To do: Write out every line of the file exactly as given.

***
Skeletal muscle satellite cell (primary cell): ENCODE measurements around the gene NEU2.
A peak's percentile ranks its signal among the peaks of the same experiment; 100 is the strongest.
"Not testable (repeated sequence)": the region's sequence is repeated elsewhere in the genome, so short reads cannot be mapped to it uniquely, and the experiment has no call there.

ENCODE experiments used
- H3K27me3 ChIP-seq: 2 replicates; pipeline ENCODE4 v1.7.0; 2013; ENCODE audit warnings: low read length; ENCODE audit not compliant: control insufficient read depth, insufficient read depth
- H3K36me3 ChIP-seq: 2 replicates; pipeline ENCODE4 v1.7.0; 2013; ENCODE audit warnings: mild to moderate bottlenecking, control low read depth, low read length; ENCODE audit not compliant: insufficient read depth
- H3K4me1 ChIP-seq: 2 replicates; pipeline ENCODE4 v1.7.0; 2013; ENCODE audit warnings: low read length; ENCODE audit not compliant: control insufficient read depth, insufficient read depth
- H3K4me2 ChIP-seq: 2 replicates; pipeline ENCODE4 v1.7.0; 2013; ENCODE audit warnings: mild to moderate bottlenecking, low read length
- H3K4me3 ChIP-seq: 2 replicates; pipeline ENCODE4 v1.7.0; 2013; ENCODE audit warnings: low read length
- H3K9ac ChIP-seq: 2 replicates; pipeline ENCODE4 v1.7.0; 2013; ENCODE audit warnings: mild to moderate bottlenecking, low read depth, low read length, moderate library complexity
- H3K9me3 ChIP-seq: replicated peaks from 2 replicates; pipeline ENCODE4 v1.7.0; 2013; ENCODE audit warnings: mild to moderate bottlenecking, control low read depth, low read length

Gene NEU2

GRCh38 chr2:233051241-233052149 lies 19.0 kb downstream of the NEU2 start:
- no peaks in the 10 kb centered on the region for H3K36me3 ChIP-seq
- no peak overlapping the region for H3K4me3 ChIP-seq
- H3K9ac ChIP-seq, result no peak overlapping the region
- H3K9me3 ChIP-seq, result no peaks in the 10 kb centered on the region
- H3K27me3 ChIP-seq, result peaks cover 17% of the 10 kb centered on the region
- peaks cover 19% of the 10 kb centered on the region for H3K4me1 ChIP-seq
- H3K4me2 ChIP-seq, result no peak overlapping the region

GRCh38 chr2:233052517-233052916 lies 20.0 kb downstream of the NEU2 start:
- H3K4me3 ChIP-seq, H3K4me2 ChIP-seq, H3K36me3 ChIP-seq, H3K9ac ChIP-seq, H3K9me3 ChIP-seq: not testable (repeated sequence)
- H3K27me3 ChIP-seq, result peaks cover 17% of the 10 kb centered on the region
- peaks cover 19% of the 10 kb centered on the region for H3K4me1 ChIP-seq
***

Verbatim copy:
Skeletal muscle satellite cell (primary cell): ENCODE measurements around the gene NEU2.
A peak's percentile ranks its signal among the peaks of the same experiment; 100 is the strongest.
"Not testable (repeated sequence)": the region's sequence is repeated elsewhere in the genome, so short reads cannot be mapped to it uniquely, and the experiment has no call there.

ENCODE experiments used
- H3K27me3 ChIP-seq: 2 replicates; pipeline ENCODE4 v1.7.0; 2013; ENCODE audit warnings: low read length; ENCODE audit not compliant: control insufficient read depth, insufficient read depth
- H3K36me3 ChIP-seq: 2 replicates; pipeline ENCODE4 v1.7.0; 2013; ENCODE audit warnings: mild to moderate bottlenecking, control low read depth, low read length; ENCODE audit not compliant: insufficient read depth
- H3K4me1 ChIP-seq: 2 replicates; pipeline ENCODE4 v1.7.0; 2013; ENCODE audit warnings: low read length; ENCODE audit not compliant: control insufficient read depth, insufficient read depth
- H3K4me2 ChIP-seq: 2 replicates; pipeline ENCODE4 v1.7.0; 2013; ENCODE audit warnings: mild to moderate bottlenecking, low read length
- H3K4me3 ChIP-seq: 2 replicates; pipeline ENCODE4 v1.7.0; 2013; ENCODE audit warnings: low read length
- H3K9ac ChIP-seq: 2 replicates; pipeline ENCODE4 v1.7.0; 2013; ENCODE audit warnings: mild to moderate bottlenecking, low read depth, low read length, moderate library complexity
- H3K9me3 ChIP-seq: replicated peaks from 2 replicates; pipeline ENCODE4 v1.7.0; 2013; ENCODE audit warnings: mild to moderate bottlenecking, control low read depth, low read length

Gene NEU2

GRCh38 chr2:233051241-233052149 lies 19.0 kb downstream of the NEU2 start:
- no peaks in the 10 kb centered on the region for H3K36me3 ChIP-seq
- no peak overlapping the region for H3K4me3 ChIP-seq
- H3K9ac ChIP-seq, result no peak overlapping the region
- H3K9me3 ChIP-seq, result no peaks in the 10 kb centered on the region
- H3K27me3 ChIP-seq, result peaks cover 17% of the 10 kb centered on the region
- peaks cover 19% of the 10 kb centered on the region for H3K4me1 ChIP-seq
- H3K4me2 ChIP-seq, result no peak overlapping the region

GRCh38 chr2:233052517-233052916 lies 20.0 kb downstream of the NEU2 start:
- H3K4me3 ChIP-seq, H3K4me2 ChIP-seq, H3K36me3 ChIP-seq, H3K9ac ChIP-seq, H3K9me3 ChIP-seq: not testable (repeated sequence)
- H3K27me3 ChIP-seq, result peaks cover 17% of the 10 kb centered on the region
- peaks cover 19% of the 10 kb centered on the region for H3K4me1 ChIP-seq